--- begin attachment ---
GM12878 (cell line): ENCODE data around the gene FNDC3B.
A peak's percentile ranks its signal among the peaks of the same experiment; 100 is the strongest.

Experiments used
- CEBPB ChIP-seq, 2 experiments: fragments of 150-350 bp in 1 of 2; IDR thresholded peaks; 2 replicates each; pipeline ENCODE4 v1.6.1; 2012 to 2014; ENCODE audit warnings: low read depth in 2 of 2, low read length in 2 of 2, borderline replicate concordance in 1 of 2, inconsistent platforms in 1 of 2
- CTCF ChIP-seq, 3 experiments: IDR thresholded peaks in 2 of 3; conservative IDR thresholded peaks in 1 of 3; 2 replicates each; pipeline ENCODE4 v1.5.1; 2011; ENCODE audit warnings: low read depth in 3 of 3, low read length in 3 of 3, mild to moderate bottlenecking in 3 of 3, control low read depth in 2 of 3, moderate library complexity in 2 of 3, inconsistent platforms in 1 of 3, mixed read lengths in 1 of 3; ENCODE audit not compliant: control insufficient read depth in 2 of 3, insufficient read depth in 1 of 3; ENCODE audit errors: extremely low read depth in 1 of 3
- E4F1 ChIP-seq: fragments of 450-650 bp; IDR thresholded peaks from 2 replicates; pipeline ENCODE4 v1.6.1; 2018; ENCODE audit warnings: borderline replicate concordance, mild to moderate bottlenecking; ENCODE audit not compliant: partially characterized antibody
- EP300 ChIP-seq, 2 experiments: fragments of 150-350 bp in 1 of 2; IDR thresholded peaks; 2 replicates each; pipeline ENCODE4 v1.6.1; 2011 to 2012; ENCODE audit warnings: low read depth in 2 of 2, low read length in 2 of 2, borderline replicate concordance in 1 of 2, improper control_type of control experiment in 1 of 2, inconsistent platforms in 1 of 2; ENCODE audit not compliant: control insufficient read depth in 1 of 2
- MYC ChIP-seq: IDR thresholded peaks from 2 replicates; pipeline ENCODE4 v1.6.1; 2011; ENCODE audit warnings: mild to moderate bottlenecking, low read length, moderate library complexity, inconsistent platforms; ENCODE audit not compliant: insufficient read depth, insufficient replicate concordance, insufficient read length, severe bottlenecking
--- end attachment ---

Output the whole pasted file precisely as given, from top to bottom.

GM12878 (cell line): ENCODE data around the gene FNDC3B.
A peak's percentile ranks its signal among the peaks of the same experiment; 100 is the strongest.

Experiments used
- CEBPB ChIP-seq, 2 experiments: fragments of 150-350 bp in 1 of 2; IDR thresholded peaks; 2 replicates each; pipeline ENCODE4 v1.6.1; 2012 to 2014; ENCODE audit warnings: low read depth in 2 of 2, low read length in 2 of 2, borderline replicate concordance in 1 of 2, inconsistent platforms in 1 of 2
- CTCF ChIP-seq, 3 experiments: IDR thresholded peaks in 2 of 3; conservative IDR thresholded peaks in 1 of 3; 2 replicates each; pipeline ENCODE4 v1.5.1; 2011; ENCODE audit warnings: low read depth in 3 of 3, low read length in 3 of 3, mild to moderate bottlenecking in 3 of 3, control low read depth in 2 of 3, moderate library complexity in 2 of 3, inconsistent platforms in 1 of 3, mixed read lengths in 1 of 3; ENCODE audit not compliant: control insufficient read depth in 2 of 3, insufficient read depth in 1 of 3; ENCODE audit errors: extremely low read depth in 1 of 3
- E4F1 ChIP-seq: fragments of 450-650 bp; IDR thresholded peaks from 2 replicates; pipeline ENCODE4 v1.6.1; 2018; ENCODE audit warnings: borderline replicate concordance, mild to moderate bottlenecking; ENCODE audit not compliant: partially characterized antibody
- EP300 ChIP-seq, 2 experiments: fragments of 150-350 bp in 1 of 2; IDR thresholded peaks; 2 replicates each; pipeline ENCODE4 v1.6.1; 2011 to 2012; ENCODE audit warnings: low read depth in 2 of 2, low read length in 2 of 2, borderline replicate concordance in 1 of 2, improper control_type of control experiment in 1 of 2, inconsistent platforms in 1 of 2; ENCODE audit not compliant: control insufficient read depth in 1 of 2
- MYC ChIP-seq: IDR thresholded peaks from 2 replicates; pipeline ENCODE4 v1.6.1; 2011; ENCODE audit warnings: mild to moderate bottlenecking, low read length, moderate library complexity, inconsistent platforms; ENCODE audit not compliant: insufficient read depth, insufficient replicate concordance, insufficient read length, severe bottlenecking